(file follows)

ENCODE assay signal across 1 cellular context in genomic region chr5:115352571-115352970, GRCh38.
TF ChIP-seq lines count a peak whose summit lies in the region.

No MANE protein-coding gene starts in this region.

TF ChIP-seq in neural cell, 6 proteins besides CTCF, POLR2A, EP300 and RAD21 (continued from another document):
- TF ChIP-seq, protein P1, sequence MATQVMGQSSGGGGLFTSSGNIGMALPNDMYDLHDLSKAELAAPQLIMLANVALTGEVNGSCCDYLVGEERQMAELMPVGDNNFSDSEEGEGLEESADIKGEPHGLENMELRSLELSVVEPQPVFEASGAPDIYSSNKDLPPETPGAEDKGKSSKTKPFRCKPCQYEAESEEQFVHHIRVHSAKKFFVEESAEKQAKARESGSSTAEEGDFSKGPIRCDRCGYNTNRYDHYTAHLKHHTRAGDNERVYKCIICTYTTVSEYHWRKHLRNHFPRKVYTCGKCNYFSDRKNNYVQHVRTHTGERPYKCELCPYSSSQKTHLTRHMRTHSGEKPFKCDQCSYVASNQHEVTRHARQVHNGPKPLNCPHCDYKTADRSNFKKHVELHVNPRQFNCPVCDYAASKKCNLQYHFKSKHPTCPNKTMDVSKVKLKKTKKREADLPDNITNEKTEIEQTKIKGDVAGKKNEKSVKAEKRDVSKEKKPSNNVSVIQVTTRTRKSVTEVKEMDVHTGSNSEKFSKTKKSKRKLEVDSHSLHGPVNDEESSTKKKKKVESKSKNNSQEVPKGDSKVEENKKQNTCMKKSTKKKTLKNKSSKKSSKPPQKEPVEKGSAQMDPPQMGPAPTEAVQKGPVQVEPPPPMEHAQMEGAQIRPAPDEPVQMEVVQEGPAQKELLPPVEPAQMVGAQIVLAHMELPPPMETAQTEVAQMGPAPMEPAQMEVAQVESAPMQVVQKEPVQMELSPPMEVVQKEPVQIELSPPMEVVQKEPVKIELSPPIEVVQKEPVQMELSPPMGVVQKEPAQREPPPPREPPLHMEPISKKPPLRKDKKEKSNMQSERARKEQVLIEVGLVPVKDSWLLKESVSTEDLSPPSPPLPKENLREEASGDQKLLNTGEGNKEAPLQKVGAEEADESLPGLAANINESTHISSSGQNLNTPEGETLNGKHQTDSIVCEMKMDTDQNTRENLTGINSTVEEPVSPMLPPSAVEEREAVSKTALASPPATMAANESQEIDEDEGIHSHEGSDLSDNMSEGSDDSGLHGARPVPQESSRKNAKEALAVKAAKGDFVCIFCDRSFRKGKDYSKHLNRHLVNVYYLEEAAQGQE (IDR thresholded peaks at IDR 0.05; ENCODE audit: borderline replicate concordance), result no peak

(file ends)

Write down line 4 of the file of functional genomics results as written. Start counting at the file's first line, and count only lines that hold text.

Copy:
TF ChIP-seq in neural cell, 6 proteins besides CTCF, POLR2A, EP300 and RAD21 (continued from another document):